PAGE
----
B.C. workers continue to struggle financially, according to a new poll from the Canadian Payroll Association.
According to the Canadian Payroll Association’s tenth annual survey, half of B.C. workers surveyed are living paycheque to paycheque and a quarter of them couldn’t come up with $2,000 within a month for an emergency expense. The situation across Canada is only slightly better, with 44 per cent of Canadian workers reporting it would be difficult to meet their financial obligations if their paycheque was delayed by even a single week.
The Canadian Payroll Association (CPA) said people in B.C. “continue to have high debt levels, chronically undersave for retirement, and put themselves at severe risk in the event of economic changes.”
The survey found out of all the B.C. workers surveyed, 69 per cent said they save 10 per cent or less than their earnings. Thirty-eight per cent of B.C. employees report increases in the amount of debt and 93 per cent of B.C. respondents carry debt, with the most common being mortgages at 28 per cent. This is followed by 19 per cent of B.C. employees having credit card debt and 17 per cent having car loans.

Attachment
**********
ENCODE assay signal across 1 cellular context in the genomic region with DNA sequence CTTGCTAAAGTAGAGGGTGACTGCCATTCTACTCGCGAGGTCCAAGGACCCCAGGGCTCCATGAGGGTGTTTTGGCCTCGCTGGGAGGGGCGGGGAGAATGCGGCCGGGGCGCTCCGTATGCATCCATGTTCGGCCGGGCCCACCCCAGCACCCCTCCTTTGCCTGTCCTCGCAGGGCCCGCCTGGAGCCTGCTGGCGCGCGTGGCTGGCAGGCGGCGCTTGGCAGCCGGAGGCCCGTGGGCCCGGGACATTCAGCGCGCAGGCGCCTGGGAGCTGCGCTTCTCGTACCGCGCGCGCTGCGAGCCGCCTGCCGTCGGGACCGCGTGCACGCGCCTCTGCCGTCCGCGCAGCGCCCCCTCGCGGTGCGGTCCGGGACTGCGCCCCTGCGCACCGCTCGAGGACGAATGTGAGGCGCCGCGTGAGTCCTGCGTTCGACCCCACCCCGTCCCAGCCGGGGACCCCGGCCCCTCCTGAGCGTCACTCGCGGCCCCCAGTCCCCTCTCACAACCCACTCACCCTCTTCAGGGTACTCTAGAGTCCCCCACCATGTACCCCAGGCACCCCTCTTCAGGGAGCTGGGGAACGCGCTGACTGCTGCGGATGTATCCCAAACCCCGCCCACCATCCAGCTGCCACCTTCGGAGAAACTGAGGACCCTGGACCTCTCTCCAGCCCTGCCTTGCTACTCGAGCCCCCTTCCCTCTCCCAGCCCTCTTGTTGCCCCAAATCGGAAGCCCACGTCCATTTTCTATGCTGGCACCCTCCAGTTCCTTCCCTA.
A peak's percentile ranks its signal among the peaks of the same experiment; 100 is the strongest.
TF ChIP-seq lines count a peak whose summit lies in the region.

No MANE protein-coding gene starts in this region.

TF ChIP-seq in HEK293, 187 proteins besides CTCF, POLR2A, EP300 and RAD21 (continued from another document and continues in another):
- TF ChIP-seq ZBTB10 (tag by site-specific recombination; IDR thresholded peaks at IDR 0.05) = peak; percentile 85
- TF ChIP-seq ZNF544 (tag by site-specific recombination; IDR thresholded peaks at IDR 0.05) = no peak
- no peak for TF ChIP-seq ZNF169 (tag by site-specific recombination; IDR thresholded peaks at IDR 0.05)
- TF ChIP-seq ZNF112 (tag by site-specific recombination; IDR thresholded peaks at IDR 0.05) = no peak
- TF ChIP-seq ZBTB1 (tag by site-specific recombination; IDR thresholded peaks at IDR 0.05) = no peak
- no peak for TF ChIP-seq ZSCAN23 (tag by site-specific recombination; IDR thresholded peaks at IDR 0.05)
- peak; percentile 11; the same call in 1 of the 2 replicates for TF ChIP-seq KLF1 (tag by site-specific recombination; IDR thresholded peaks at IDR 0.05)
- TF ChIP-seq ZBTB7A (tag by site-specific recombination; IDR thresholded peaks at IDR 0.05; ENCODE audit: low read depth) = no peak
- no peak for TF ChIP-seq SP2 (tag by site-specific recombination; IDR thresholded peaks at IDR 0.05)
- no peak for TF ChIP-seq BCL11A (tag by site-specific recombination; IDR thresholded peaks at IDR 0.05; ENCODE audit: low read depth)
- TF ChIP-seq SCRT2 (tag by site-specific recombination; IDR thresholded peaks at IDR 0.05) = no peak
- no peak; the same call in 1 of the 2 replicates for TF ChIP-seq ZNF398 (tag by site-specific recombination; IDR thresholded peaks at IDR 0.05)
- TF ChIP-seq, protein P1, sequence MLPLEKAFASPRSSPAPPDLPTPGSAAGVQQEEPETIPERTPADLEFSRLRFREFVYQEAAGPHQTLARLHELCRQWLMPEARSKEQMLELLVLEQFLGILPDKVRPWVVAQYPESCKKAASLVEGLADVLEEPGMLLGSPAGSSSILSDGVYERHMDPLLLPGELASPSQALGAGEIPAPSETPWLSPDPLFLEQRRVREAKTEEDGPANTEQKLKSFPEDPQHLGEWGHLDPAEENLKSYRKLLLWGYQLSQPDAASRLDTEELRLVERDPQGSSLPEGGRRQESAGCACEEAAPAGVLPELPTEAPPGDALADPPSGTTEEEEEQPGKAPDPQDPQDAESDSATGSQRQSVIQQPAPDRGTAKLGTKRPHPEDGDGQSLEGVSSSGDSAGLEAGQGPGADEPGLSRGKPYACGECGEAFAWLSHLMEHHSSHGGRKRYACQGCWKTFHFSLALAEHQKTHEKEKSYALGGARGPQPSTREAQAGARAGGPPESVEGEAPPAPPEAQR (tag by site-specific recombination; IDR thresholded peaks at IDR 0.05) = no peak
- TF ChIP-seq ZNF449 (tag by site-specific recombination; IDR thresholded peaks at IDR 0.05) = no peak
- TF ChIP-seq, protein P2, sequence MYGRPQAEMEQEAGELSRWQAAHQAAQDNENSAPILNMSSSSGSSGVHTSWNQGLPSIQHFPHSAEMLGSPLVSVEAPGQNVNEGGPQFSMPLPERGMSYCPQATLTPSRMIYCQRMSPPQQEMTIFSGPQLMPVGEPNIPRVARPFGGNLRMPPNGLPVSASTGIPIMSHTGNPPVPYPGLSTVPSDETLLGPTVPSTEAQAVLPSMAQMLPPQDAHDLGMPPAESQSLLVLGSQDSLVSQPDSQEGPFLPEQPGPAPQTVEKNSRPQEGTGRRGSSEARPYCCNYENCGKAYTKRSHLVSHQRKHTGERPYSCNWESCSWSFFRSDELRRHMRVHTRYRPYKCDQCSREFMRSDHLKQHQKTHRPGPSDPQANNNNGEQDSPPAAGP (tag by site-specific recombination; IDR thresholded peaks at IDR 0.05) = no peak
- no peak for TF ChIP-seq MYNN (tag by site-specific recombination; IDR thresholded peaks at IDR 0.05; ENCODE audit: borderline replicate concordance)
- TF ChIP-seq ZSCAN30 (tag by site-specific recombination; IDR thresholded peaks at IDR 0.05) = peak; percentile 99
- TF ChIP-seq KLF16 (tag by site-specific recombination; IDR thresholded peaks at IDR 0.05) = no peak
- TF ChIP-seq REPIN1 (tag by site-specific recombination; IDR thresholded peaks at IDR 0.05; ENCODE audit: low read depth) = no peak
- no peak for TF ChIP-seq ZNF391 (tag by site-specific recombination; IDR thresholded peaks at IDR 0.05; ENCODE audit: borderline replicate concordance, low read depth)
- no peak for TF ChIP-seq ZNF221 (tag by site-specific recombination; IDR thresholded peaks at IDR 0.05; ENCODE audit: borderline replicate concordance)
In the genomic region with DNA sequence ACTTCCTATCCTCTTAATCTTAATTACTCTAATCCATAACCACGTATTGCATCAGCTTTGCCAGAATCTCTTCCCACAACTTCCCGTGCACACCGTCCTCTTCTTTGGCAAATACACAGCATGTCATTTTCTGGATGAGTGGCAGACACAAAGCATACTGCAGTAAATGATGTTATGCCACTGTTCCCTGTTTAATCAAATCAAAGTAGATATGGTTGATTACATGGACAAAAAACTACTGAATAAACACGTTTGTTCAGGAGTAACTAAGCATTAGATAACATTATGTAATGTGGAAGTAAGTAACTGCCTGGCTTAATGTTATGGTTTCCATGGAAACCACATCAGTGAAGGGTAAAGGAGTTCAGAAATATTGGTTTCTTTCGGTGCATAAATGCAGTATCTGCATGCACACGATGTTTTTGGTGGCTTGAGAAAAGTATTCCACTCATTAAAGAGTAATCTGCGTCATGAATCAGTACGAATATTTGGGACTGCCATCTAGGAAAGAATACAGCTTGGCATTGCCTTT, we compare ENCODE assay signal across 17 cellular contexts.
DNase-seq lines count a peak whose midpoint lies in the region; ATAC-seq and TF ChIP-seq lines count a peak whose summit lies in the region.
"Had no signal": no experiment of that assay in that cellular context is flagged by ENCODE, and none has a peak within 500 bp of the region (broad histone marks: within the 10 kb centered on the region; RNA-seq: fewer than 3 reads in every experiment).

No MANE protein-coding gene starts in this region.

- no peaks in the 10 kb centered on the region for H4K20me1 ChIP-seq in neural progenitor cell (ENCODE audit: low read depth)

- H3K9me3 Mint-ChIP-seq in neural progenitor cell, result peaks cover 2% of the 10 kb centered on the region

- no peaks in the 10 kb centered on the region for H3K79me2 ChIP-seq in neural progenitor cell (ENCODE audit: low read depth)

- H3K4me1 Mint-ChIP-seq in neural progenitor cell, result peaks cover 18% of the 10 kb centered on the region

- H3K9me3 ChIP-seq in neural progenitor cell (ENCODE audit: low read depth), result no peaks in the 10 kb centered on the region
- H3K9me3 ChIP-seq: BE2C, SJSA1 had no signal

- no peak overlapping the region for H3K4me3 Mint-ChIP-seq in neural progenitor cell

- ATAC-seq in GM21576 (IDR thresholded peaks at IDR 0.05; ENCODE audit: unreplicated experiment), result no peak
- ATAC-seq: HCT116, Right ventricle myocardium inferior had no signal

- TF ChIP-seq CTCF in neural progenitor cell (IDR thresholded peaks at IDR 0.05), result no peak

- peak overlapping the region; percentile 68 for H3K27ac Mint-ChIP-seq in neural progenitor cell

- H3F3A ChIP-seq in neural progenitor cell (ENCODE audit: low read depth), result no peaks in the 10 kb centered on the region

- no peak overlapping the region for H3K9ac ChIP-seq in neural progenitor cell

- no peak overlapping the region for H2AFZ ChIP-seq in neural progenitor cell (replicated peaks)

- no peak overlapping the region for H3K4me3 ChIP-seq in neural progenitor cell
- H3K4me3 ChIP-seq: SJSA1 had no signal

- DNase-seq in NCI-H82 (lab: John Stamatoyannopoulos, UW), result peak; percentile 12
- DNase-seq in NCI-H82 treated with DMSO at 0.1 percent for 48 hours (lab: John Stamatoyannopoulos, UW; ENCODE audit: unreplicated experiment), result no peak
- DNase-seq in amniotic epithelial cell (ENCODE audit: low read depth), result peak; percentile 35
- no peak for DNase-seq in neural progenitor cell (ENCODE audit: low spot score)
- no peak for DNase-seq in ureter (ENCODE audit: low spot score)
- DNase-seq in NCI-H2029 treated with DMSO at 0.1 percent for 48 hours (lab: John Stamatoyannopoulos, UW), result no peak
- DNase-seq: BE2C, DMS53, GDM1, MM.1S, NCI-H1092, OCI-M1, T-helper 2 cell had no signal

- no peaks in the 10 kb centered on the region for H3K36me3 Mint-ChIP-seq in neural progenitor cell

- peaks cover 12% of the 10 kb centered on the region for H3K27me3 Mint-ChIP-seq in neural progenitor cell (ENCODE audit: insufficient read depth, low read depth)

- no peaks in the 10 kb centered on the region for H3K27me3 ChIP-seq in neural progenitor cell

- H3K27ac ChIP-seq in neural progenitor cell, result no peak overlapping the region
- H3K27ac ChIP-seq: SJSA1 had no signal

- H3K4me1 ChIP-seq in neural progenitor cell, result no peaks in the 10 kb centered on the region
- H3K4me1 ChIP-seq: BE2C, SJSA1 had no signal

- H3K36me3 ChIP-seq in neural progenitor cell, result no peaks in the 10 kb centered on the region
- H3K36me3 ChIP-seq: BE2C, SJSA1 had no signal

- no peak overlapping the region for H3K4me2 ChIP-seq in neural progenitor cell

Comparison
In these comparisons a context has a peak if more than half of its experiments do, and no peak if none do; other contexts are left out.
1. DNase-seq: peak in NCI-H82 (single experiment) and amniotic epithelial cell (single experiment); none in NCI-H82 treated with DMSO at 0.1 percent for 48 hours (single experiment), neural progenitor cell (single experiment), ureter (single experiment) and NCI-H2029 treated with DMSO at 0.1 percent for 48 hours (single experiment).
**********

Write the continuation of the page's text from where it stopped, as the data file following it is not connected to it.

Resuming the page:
“Nationally, mortgage debt on principal residences remains the most difficult debt to pay down, with 30 per cent (34 per cent in BC) of respondents selecting this option, followed by credit card debt (25 per cent nationally and 24 per cent in B.C.),” the CPA said in a release.
A total of 5,074 employees from across Canada and different sectors responded to the survey between June 22 and Aug. 1. The survey was developed by the Canadian Payroll Association and conducted by Framework Partners. Surveys of that size have a margin of error plus or minus 1.38 per cent, 19 times out of 20.